518 PAGES · £17.99
This book is far too good to be anybody’s first novel, so expect a lot of established authors to get cross. Of course, it’s not that simple, because before Alan Campbell decided to write fiction, he worked on the design and coding of Grand Theft Auto – a benchmark among video games.
On the ramshackle roof of a tower, a boy clings to a weather vane. Thinking that nobody else is around, he spreads his wings to catch the night wind and immediately feels ashamed of himself. Dill is an adolescent angel, too scared and too browbeaten by the priests who look after him to dare to fly. What’s worse, he’s the last of his line and the descendant of the greatest of all fighting angels, who fell like shooting stars alongside their prince and fought against the armies of the Queen of Heaven.
Dressed in rotting chain mail and clutching his ancestor’s sword – now blunt and missing its pommel – Dill exists in isolation, an object of pity or scorn for the priests and soldiers who inhabit the temple in Deepgate, a city hung from rusting chains over the mouth of an abyss.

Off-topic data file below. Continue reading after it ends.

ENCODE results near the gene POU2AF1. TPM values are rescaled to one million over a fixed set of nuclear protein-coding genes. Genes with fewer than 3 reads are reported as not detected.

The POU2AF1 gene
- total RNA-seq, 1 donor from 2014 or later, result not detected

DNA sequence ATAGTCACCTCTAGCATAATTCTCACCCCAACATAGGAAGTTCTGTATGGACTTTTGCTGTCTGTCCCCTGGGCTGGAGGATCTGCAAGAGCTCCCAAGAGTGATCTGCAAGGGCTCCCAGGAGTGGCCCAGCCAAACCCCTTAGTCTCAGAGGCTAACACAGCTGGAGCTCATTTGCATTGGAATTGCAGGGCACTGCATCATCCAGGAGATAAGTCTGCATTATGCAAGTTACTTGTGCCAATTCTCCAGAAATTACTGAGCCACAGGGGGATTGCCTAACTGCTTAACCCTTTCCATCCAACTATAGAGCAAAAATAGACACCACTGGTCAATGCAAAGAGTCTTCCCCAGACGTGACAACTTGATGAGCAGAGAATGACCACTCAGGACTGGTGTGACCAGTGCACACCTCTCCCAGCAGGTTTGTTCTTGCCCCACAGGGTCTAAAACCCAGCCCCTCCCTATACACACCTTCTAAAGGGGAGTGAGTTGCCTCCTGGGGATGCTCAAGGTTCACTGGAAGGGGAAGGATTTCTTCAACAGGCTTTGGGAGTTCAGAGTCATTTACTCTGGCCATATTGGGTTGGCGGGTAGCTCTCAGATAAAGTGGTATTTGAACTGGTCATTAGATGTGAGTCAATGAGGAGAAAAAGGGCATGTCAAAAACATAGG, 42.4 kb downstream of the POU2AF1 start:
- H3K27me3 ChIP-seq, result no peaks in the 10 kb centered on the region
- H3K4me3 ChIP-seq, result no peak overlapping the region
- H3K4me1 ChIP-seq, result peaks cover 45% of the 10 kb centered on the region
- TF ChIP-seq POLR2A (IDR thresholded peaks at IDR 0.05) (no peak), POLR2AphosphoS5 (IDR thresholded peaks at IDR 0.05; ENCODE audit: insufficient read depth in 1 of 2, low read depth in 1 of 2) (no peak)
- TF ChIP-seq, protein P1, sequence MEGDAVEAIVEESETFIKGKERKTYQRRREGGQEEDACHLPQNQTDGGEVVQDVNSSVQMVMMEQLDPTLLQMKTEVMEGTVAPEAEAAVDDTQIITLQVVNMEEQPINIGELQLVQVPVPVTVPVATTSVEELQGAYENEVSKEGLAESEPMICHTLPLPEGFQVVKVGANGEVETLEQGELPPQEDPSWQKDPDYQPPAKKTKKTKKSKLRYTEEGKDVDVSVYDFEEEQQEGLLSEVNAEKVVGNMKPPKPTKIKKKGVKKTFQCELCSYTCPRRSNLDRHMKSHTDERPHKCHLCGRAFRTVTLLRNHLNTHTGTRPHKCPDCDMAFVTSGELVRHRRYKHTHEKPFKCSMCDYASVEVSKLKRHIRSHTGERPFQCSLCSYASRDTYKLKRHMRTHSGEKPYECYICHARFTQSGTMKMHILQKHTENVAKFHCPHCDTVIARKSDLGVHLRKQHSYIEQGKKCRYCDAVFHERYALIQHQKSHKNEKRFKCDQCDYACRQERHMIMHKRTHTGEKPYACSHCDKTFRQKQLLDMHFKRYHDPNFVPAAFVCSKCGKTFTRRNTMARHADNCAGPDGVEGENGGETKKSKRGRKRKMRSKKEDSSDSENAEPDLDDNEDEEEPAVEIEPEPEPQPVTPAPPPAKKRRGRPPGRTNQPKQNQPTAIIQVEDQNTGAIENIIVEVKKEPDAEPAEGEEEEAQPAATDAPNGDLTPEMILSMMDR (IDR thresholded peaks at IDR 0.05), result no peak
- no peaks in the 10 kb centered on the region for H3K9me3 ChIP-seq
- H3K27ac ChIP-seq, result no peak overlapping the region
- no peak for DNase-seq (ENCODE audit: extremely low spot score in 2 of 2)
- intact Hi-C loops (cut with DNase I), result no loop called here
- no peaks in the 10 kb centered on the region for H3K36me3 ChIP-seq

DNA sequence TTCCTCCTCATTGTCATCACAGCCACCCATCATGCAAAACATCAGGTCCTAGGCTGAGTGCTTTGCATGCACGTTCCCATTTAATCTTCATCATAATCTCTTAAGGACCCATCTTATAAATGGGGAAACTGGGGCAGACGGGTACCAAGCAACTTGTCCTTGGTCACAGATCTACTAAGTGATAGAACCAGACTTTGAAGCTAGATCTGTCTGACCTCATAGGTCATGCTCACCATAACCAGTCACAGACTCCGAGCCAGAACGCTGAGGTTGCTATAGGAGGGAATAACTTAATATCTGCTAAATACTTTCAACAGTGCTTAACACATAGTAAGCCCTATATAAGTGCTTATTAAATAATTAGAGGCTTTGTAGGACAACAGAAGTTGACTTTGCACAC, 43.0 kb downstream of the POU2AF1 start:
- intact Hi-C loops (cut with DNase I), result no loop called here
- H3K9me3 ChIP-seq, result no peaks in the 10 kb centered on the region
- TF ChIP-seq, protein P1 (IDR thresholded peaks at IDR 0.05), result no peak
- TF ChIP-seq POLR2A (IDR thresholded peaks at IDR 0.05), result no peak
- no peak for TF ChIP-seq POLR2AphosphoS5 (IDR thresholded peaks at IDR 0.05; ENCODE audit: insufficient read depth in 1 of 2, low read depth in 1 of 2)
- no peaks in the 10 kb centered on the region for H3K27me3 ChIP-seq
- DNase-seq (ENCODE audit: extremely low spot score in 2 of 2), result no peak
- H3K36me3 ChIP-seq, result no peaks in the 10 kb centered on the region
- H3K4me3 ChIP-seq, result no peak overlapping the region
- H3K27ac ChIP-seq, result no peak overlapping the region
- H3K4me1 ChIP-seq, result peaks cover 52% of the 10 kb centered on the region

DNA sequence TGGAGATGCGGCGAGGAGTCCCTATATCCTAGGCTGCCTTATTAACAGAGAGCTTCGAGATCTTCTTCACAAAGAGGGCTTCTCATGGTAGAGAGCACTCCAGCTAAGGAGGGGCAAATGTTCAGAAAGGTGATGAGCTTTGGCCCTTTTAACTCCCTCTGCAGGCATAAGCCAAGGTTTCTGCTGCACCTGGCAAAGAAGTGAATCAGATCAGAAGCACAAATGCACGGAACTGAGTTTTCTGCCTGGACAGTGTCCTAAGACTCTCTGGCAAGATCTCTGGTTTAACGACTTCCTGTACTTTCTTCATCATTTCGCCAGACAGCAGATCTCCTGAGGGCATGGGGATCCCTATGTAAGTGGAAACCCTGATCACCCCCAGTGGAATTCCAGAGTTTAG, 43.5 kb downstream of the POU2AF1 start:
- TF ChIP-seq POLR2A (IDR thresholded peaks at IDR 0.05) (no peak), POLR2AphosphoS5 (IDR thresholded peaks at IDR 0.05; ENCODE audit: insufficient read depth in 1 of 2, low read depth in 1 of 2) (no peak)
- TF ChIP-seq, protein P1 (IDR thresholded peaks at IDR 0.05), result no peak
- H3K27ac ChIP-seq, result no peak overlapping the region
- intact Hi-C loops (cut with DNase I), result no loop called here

The boy has no function now that airships fight his battles for him. And even the assassin assigned as his bodyguard is unimpressive for an assassin, a girl unable to complete her training. And then there’s Carnival, a self-harming and guilt-ridden ex-angel with a taste for blood and a scar for every victim she’s killed…
Scar Night contains echoes of Paradise Lost, Gormenghast and TH White’s Once and Future King; one of Campbell’s characters even comes across as a more twisted version of Dumbledore, but you probably shouldn’t hold that against the book. It’s not perfect – there are a few too many snappy one-liners and some snatches of dialogue are better than others. But it’s quality fiction, and as the first in a sequence, it’s a hard act to follow.
Jon Courtenay Grimwood